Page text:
What is Insulation?
It’s likely that you don’t give much thought to the insulation that’s quietly installed in your walls and has no moving parts that need to be repaired. As soon as you experience subzero temperatures, a three-figure utility bill, or frigid draughts, you’ll begin to reflect on your decision.
There are several things to consider at home before deciding to install this in your ceilings, walls, or basement. In the store, you’re torn between several types, thicknesses and widths, densities. For the first time, you question if “good enough” is even a word.
This Project Requires These Tools
Preparation ahead of time will save you both time and frustration on this do-it-yourself job.
Wearing a dust mask is a good idea
- Wearing a pair of protective goggles
- Cutlery scraper
This Project Requires the Use of Certain Materials
Preparation is the key to avoiding last-minute runs to the store. Here’s a rundown.
- 6-mil Polyethylene Vapor Barrier
- Chutes for air
- Foam that’s been allowed to expand
- Insulation that does not bend or flex
Close Off All Air Leaks Right Away!
Insulating the attic is one of the simplest and most cost-effective ways to improve the energy efficiency of your home.
If you seal up the air bypass first around plumbing, chimneys, and electrical ductwork and interior walls and exhaust fans — spots where warm, wet interior air escapes into the attic — you’ll significantly boost the efficacy of home insulation.
To prepare for attic insulation installation, follow these steps:
You can plug air gaps around pipes, ducts, and electrical cables in the attic with caulk & expanding foam (the fire-blocking type). Opt for a fire-blocking material.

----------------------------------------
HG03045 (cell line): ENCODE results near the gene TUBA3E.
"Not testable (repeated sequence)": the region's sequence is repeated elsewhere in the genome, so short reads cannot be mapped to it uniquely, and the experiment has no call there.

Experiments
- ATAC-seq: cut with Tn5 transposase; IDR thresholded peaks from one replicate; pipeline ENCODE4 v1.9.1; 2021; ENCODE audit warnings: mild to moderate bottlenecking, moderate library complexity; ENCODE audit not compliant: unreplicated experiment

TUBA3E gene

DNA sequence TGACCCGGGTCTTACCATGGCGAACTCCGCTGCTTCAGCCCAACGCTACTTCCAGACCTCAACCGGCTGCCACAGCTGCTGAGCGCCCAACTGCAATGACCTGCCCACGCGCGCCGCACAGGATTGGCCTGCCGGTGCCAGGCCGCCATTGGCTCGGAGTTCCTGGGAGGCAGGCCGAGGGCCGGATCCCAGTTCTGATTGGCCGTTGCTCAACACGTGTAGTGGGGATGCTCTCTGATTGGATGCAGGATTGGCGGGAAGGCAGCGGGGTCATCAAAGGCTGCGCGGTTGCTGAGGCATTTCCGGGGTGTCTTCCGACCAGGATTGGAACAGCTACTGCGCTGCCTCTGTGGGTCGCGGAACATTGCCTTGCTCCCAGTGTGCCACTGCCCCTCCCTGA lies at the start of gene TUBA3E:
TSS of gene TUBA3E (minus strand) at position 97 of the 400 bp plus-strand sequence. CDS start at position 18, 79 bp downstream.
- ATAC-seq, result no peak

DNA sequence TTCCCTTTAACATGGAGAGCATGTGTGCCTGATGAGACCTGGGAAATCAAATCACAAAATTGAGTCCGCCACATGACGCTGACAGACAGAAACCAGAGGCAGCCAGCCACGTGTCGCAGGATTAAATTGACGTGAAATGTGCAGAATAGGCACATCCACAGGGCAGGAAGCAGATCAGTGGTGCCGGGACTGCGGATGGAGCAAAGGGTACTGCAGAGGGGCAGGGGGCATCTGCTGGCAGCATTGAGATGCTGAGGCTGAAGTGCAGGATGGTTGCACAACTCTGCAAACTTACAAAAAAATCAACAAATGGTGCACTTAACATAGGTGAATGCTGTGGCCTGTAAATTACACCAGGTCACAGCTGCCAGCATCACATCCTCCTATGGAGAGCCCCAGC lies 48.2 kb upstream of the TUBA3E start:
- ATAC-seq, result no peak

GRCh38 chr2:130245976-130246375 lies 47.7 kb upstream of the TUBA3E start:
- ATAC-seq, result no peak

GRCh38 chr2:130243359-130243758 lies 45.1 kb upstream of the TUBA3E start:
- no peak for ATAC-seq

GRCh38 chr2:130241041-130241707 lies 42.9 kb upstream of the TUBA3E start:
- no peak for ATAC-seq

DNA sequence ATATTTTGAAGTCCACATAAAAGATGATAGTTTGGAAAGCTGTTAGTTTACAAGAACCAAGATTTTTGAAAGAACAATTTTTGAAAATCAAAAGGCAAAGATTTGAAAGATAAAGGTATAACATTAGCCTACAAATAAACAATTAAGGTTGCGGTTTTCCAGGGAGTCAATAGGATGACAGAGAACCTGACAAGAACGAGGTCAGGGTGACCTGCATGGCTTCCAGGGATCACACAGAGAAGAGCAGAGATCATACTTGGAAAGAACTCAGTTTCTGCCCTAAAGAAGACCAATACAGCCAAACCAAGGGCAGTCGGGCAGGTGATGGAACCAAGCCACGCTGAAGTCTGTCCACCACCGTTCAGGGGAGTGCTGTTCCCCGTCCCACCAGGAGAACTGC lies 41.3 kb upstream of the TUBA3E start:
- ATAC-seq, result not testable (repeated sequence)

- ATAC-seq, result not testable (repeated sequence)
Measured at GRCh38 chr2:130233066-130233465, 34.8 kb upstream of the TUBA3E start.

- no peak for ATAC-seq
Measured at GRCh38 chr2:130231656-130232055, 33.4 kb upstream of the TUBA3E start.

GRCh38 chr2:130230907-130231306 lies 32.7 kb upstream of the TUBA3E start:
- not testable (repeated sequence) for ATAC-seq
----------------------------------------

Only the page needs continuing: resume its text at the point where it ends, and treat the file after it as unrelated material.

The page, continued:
In between the brick chimney & the surrounding wood framing, cut and fit 24-gauge sheet metal Caulk the joint between the flashing and the chimney with high-temperature caulk.
Use screw hooks to tighten the hatch to the weatherstripping around the perimeter of the attic access hole. The top of the hatch should be covered with strong extruded foam insulation.
In terms of insulation, how much is too much?
A naked ceiling or wall might save a lot of money by adding just three inches of insulation. Adding another about three inches will help, but not to the same extent.
The National Association of Insulation Manufacturers has graphs depicting the Department of Energy’s recommended levels of at-home insulation installation. Fuel costs, Climate & other factors influence their suggestions. The ROI will decrease as you add more.
Retrofitting your house with insulation is an investment that can pay for itself over a variety of time frames. It is often found to pay for itself within five to ten years of installation.
Ventilation of Crawlspaces and Attics
Maintaining or installing sufficient ventilation in your home’s attic and crawlspaces is essential, as insulation alters the airflow in these areas. At first glance, it is counterintuitive to have insulation to keep cold air out while yet including ventilation openings to let warm air in. Moisture might build up in your home if this is not done.
Maintaining an air space of at least one inch between the insulation and the roof sheathing is critical when adding attic rafters and floors.
Moisture is flushed out of this air gap. It keeps the roof cool enough to prevent ice dams in the winter & excessive heat from harming the shingles and raising cooling costs in the summer.
Homeowners often make the error of putting up their insulation in such a way that it limits the air flow from the eaves. Installing affordable air chutes is the easiest method to avoid this issue.
Proper ventilation is also needed in newly insulated crawlspaces. Unheated crawlspaces’ ceilings and heated crawlspaces’ walls are typically insulated.
In all circumstances, a 6-mil polyethylene vapor barrier should be put on the ground to prevent moisture from escaping. For every 1,500 square feet of floor space, at least one square foot of ventilation should be installed.